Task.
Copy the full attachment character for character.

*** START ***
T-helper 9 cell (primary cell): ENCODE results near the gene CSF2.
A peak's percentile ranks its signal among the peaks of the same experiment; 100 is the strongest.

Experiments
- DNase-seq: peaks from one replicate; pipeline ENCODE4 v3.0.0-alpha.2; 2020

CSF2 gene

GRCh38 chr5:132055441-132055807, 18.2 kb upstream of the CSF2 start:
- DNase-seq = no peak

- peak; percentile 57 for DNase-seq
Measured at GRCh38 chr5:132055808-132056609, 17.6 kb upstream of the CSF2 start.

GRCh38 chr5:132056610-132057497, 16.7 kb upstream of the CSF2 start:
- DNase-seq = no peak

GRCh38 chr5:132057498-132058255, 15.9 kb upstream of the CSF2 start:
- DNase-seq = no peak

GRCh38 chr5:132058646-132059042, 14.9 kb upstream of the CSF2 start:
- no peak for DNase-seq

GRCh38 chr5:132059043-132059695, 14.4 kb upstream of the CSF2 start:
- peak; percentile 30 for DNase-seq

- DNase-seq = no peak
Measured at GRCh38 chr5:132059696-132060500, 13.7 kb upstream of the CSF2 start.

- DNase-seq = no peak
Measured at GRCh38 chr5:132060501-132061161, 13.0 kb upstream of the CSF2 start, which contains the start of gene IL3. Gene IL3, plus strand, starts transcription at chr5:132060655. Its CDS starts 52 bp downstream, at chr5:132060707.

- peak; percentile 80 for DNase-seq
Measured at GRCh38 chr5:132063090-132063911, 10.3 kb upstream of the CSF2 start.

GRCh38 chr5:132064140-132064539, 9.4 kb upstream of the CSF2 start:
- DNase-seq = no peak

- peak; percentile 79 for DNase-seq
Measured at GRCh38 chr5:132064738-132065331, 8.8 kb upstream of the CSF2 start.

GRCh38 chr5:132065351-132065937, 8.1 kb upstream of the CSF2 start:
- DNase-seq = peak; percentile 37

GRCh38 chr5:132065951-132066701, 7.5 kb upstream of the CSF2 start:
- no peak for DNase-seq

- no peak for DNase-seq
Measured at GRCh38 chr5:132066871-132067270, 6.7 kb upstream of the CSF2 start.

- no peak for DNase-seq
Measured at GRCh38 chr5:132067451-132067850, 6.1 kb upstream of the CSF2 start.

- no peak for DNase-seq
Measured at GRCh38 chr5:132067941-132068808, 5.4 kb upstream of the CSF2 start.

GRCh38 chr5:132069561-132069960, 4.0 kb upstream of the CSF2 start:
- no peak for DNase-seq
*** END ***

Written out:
T-helper 9 cell (primary cell): ENCODE results near the gene CSF2.
A peak's percentile ranks its signal among the peaks of the same experiment; 100 is the strongest.

Experiments
- DNase-seq: peaks from one replicate; pipeline ENCODE4 v3.0.0-alpha.2; 2020

CSF2 gene

GRCh38 chr5:132055441-132055807, 18.2 kb upstream of the CSF2 start:
- DNase-seq = no peak

- peak; percentile 57 for DNase-seq
Measured at GRCh38 chr5:132055808-132056609, 17.6 kb upstream of the CSF2 start.

GRCh38 chr5:132056610-132057497, 16.7 kb upstream of the CSF2 start:
- DNase-seq = no peak

GRCh38 chr5:132057498-132058255, 15.9 kb upstream of the CSF2 start:
- DNase-seq = no peak

GRCh38 chr5:132058646-132059042, 14.9 kb upstream of the CSF2 start:
- no peak for DNase-seq

GRCh38 chr5:132059043-132059695, 14.4 kb upstream of the CSF2 start:
- peak; percentile 30 for DNase-seq

- DNase-seq = no peak
Measured at GRCh38 chr5:132059696-132060500, 13.7 kb upstream of the CSF2 start.

- DNase-seq = no peak
Measured at GRCh38 chr5:132060501-132061161, 13.0 kb upstream of the CSF2 start, which contains the start of gene IL3. Gene IL3, plus strand, starts transcription at chr5:132060655. Its CDS starts 52 bp downstream, at chr5:132060707.

- peak; percentile 80 for DNase-seq
Measured at GRCh38 chr5:132063090-132063911, 10.3 kb upstream of the CSF2 start.

GRCh38 chr5:132064140-132064539, 9.4 kb upstream of the CSF2 start:
- DNase-seq = no peak

- peak; percentile 79 for DNase-seq
Measured at GRCh38 chr5:132064738-132065331, 8.8 kb upstream of the CSF2 start.

GRCh38 chr5:132065351-132065937, 8.1 kb upstream of the CSF2 start:
- DNase-seq = peak; percentile 37

GRCh38 chr5:132065951-132066701, 7.5 kb upstream of the CSF2 start:
- no peak for DNase-seq

- no peak for DNase-seq
Measured at GRCh38 chr5:132066871-132067270, 6.7 kb upstream of the CSF2 start.

- no peak for DNase-seq
Measured at GRCh38 chr5:132067451-132067850, 6.1 kb upstream of the CSF2 start.

- no peak for DNase-seq
Measured at GRCh38 chr5:132067941-132068808, 5.4 kb upstream of the CSF2 start.

GRCh38 chr5:132069561-132069960, 4.0 kb upstream of the CSF2 start:
- no peak for DNase-seq